James Deuschle, CFO of Rich Products, a $2.9 billion global processed-food supplier, still uses Excel, "but only for ad hoc, separate analysis. Our base reporting and analytics come out of SAP, and our close happens within Oracle." His BI tool, which he implemented last year, is Oracle's Integrated Operational Planning, which draws from Hyperion, enables cost of goods sold modeling and product allocation, and allows him to do price forecasting as well as supporting the rolling forecast model that replaced Rich's annual budget two years ago. At Rich's scale, Deuschle says, "Excel is not reliable. You need a solid, single source of truth."
As Sharma makes the rounds seeking cash for his company, potential investors want to know how his sales are trending, they want P&L projections, they want to know the lifetime value of a Movable Ink customer, they want to compare plan to actuals, and they want to be shown where investments (or cuts) could be made to improve performance. In short, they want to meet with the CFO that Movable Ink doesn't have.
"Most start-ups I know of do not have a CFO until they reach a certain size," Sharma says. "We have a part-time accountant. He manages the books. But as a start-up, I've got to keep my burn under control. I need to know what I have to do to become profitable, how much time it will take, how my business model plays out, and the key performance indicators. Most technology founders are pretty unaware of that stuff.
"I'm not an Excel jockey," he confesses. "When we were pitching VCs, my wife put the spreadsheets together for me. Having best practices codified in software would really help me. I'd pay money if someone would solve that for me."
In fact, Sharma is paying a company (about $50 a month or $400 a year) to solve his problem. Profitably Inc., which provides SaaS FP&A primarily to start-ups and small-to-midsize businesses (SMBs) such as Movable Ink, gives Sharma the codification that's not embedded in an Excel spreadsheet, says Profitably CEO Adam Neary.
Profitably is pretty new itself, co-founded in March 2010 by Neary, who says he saw a gap in the marketplace: younger folk starting businesses (like Sharma) who "haven't done much financial planning and analysis" or who (again, like Sharma) have not gone to business school "to learn how to use Excel in a powerful way.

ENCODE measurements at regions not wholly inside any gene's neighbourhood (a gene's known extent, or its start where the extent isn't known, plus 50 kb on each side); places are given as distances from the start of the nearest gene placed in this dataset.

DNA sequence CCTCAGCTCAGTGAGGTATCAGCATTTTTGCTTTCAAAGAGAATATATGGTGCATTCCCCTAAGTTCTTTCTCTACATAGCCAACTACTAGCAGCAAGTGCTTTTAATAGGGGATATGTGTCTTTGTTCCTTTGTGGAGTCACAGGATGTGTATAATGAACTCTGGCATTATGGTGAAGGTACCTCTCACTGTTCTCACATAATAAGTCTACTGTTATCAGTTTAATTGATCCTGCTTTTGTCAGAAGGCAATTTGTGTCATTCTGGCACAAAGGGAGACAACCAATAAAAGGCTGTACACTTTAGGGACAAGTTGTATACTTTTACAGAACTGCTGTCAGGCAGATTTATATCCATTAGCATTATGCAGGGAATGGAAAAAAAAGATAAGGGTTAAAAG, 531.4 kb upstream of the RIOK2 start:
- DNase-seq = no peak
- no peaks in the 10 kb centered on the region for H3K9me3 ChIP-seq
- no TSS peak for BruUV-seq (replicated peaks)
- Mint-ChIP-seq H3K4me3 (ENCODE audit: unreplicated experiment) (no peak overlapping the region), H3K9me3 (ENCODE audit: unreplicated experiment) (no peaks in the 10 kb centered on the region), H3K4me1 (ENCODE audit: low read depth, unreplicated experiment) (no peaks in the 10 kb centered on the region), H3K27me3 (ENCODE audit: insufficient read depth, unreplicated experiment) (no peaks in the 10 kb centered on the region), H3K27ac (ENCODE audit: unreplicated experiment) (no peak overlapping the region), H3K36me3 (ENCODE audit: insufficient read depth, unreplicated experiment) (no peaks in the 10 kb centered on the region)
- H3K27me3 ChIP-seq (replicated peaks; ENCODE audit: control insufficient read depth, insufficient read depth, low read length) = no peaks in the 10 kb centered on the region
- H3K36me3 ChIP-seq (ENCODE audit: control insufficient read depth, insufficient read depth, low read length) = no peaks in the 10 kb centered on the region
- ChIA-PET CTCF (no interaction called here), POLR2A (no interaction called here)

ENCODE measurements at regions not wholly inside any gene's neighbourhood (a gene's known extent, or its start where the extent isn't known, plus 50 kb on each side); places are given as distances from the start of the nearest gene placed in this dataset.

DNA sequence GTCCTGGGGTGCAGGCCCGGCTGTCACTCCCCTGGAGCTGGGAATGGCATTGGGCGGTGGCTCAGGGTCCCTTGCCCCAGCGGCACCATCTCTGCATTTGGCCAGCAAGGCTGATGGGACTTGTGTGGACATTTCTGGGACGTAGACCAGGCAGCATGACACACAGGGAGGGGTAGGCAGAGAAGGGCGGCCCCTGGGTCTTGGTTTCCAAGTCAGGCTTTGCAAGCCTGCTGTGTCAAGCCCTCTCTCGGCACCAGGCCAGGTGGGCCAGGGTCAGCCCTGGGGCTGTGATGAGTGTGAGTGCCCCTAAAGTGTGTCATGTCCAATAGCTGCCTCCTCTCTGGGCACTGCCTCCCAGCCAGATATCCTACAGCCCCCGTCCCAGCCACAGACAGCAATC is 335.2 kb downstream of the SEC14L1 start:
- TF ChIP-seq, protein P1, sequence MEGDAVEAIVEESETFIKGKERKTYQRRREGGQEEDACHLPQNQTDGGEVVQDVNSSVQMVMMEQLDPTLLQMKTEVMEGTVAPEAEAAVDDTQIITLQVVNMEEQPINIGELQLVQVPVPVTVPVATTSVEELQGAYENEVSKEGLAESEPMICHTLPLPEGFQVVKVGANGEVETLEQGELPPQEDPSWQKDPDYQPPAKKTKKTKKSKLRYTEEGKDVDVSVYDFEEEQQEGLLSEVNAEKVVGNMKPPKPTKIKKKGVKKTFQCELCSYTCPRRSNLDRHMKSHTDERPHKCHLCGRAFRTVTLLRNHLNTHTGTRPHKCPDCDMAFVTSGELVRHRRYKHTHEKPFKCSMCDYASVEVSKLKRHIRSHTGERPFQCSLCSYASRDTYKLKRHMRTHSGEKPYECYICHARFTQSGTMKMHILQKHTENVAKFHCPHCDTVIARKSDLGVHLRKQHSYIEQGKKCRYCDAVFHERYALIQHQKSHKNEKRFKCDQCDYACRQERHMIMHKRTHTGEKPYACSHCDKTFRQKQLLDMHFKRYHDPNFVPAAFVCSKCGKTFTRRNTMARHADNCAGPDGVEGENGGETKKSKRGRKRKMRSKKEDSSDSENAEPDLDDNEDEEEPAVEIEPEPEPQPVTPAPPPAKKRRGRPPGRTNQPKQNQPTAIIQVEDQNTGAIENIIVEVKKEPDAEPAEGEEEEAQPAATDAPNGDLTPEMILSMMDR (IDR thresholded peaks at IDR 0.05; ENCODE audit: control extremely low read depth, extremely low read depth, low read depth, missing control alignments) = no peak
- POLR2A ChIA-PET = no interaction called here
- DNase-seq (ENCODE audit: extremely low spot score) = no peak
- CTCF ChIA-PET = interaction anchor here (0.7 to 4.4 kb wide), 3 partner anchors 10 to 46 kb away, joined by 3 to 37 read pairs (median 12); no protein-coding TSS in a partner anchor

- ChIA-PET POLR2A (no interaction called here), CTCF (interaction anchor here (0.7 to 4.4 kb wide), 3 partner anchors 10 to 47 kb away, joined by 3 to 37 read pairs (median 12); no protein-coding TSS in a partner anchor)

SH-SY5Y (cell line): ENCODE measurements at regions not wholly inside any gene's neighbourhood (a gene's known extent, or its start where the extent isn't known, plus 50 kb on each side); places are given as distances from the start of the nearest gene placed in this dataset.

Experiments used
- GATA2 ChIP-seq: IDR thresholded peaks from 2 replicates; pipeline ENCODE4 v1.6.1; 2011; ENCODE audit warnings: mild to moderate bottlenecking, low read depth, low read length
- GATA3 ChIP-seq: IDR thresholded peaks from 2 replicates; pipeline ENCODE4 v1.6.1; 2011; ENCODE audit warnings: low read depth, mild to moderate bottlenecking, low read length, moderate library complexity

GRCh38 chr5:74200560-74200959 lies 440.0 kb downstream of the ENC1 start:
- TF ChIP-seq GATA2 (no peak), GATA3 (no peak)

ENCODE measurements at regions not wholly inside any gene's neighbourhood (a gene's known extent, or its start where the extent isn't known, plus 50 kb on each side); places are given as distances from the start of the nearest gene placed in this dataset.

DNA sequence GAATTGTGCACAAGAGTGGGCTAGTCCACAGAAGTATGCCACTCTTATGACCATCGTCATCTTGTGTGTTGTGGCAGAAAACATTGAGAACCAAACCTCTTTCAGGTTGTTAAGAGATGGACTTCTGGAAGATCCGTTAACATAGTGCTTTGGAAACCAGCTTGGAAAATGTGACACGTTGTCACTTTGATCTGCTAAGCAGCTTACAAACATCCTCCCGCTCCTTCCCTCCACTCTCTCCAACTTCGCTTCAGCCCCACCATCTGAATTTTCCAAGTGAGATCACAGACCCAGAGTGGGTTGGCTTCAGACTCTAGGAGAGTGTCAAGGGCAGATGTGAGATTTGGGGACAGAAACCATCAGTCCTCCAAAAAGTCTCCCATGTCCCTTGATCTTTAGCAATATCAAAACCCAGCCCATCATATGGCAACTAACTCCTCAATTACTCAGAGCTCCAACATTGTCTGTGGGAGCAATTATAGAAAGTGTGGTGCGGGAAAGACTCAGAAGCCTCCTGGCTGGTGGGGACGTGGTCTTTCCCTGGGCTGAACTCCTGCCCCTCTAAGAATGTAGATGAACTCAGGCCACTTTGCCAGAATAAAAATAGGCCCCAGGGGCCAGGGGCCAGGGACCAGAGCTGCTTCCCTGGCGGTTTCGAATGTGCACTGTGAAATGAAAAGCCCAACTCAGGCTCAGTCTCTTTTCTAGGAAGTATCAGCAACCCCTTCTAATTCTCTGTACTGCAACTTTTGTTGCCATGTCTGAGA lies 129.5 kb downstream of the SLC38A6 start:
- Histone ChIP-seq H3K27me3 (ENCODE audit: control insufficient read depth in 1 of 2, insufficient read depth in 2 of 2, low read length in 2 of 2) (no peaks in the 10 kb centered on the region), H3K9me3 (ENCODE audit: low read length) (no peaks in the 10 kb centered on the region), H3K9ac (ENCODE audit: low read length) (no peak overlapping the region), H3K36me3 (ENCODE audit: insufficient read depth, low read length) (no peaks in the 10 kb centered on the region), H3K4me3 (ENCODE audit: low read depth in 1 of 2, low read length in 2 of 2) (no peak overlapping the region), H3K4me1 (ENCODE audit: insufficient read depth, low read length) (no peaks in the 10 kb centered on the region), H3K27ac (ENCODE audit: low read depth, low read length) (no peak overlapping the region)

"An SMB is making jam," Neary says by way of example, "and [the finance staff] wants to know how much jam to make, and they don't love Excel as there's no structure, no framework. All they know is how much revenue they think they're going to need, and their expenditures. If you ask them what the key revenue drivers are or what the conversion rates are going to look like on their website, they're not going to find that in Excel.
"Or, say you've got an architecture firm, and all the architects are working at different pay levels, and you want to understand employee profitability. That's hard to do in Excel. People aren't sure they're doing it right. Other people would love to understand sales-channel profitability to calibrate their spend. They wouldn't know how to do that in Excel either."
Neary is not claiming that Excel can't do these things; he's only saying that his software - which links to QuickBooks (widely estimated to own 85% of the SMB accounting software market) - can provide "a framework for planning, not a blank sheet."
Inevitably, there will be more entrepreneurs like Sharma who will not even think about Excel as they get their companies up and running, and talented data analysts coming into enterprises who will not have grown up with Excel.
"Finance is slow to adapt," says Sanjay Sehgal, global enterprise performance management practice leader at The Hackett Group. "But young kids - who've had iPhones and iPads - are coming into financial organizations and perceiving them as IT museums. Young kids don't want to be reconciling 18-page spreadsheets. Organizations that get this right, and get this right quickly, will win in the market and in the talent marketplace."
With or without Excel.